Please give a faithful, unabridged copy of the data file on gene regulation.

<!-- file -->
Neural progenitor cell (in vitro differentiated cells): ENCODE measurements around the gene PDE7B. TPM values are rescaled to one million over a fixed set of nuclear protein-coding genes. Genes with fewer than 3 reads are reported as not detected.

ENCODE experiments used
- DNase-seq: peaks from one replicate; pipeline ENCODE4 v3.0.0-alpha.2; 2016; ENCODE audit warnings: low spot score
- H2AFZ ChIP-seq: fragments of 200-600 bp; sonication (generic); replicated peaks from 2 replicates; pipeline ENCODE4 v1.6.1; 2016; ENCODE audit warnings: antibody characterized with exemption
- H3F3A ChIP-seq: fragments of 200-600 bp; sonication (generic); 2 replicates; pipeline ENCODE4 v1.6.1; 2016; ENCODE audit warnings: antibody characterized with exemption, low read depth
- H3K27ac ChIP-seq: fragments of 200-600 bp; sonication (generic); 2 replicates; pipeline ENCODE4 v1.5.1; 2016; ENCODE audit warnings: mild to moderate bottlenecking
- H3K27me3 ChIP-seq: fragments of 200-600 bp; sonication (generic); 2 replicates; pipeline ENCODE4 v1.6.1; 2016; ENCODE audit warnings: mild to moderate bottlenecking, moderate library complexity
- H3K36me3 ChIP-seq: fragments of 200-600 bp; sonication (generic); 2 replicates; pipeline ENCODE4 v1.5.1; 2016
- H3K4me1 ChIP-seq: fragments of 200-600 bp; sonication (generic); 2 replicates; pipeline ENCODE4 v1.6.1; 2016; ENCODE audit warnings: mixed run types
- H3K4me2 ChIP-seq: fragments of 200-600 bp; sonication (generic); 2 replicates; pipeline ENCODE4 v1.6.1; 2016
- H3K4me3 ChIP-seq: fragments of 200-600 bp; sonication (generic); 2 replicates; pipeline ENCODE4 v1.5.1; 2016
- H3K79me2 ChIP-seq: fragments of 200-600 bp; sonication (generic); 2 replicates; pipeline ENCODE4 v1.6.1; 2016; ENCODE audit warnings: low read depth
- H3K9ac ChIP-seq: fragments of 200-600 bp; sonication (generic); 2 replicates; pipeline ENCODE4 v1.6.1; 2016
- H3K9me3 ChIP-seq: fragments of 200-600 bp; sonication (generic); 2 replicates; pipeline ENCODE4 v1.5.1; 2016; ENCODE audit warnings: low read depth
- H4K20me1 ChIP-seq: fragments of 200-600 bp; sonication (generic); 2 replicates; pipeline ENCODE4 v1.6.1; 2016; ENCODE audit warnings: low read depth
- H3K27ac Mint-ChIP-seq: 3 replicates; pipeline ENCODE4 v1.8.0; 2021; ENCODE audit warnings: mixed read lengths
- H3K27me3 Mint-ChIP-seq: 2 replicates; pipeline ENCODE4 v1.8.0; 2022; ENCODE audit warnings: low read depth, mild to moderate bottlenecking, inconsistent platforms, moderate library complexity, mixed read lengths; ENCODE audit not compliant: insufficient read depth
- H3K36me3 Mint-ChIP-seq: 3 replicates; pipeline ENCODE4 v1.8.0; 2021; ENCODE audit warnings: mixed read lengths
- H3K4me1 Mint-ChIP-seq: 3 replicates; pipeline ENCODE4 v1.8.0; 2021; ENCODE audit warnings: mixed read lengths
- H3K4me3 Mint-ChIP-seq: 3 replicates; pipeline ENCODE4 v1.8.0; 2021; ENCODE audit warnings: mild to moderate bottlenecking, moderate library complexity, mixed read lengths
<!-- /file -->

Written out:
Neural progenitor cell (in vitro differentiated cells): ENCODE measurements around the gene PDE7B. TPM values are rescaled to one million over a fixed set of nuclear protein-coding genes. Genes with fewer than 3 reads are reported as not detected.

ENCODE experiments used
- DNase-seq: peaks from one replicate; pipeline ENCODE4 v3.0.0-alpha.2; 2016; ENCODE audit warnings: low spot score
- H2AFZ ChIP-seq: fragments of 200-600 bp; sonication (generic); replicated peaks from 2 replicates; pipeline ENCODE4 v1.6.1; 2016; ENCODE audit warnings: antibody characterized with exemption
- H3F3A ChIP-seq: fragments of 200-600 bp; sonication (generic); 2 replicates; pipeline ENCODE4 v1.6.1; 2016; ENCODE audit warnings: antibody characterized with exemption, low read depth
- H3K27ac ChIP-seq: fragments of 200-600 bp; sonication (generic); 2 replicates; pipeline ENCODE4 v1.5.1; 2016; ENCODE audit warnings: mild to moderate bottlenecking
- H3K27me3 ChIP-seq: fragments of 200-600 bp; sonication (generic); 2 replicates; pipeline ENCODE4 v1.6.1; 2016; ENCODE audit warnings: mild to moderate bottlenecking, moderate library complexity
- H3K36me3 ChIP-seq: fragments of 200-600 bp; sonication (generic); 2 replicates; pipeline ENCODE4 v1.5.1; 2016
- H3K4me1 ChIP-seq: fragments of 200-600 bp; sonication (generic); 2 replicates; pipeline ENCODE4 v1.6.1; 2016; ENCODE audit warnings: mixed run types
- H3K4me2 ChIP-seq: fragments of 200-600 bp; sonication (generic); 2 replicates; pipeline ENCODE4 v1.6.1; 2016
- H3K4me3 ChIP-seq: fragments of 200-600 bp; sonication (generic); 2 replicates; pipeline ENCODE4 v1.5.1; 2016
- H3K79me2 ChIP-seq: fragments of 200-600 bp; sonication (generic); 2 replicates; pipeline ENCODE4 v1.6.1; 2016; ENCODE audit warnings: low read depth
- H3K9ac ChIP-seq: fragments of 200-600 bp; sonication (generic); 2 replicates; pipeline ENCODE4 v1.6.1; 2016
- H3K9me3 ChIP-seq: fragments of 200-600 bp; sonication (generic); 2 replicates; pipeline ENCODE4 v1.5.1; 2016; ENCODE audit warnings: low read depth
- H4K20me1 ChIP-seq: fragments of 200-600 bp; sonication (generic); 2 replicates; pipeline ENCODE4 v1.6.1; 2016; ENCODE audit warnings: low read depth
- H3K27ac Mint-ChIP-seq: 3 replicates; pipeline ENCODE4 v1.8.0; 2021; ENCODE audit warnings: mixed read lengths
- H3K27me3 Mint-ChIP-seq: 2 replicates; pipeline ENCODE4 v1.8.0; 2022; ENCODE audit warnings: low read depth, mild to moderate bottlenecking, inconsistent platforms, moderate library complexity, mixed read lengths; ENCODE audit not compliant: insufficient read depth
- H3K36me3 Mint-ChIP-seq: 3 replicates; pipeline ENCODE4 v1.8.0; 2021; ENCODE audit warnings: mixed read lengths
- H3K4me1 Mint-ChIP-seq: 3 replicates; pipeline ENCODE4 v1.8.0; 2021; ENCODE audit warnings: mixed read lengths
- H3K4me3 Mint-ChIP-seq: 3 replicates; pipeline ENCODE4 v1.8.0; 2021; ENCODE audit warnings: mild to moderate bottlenecking, moderate library complexity, mixed read lengths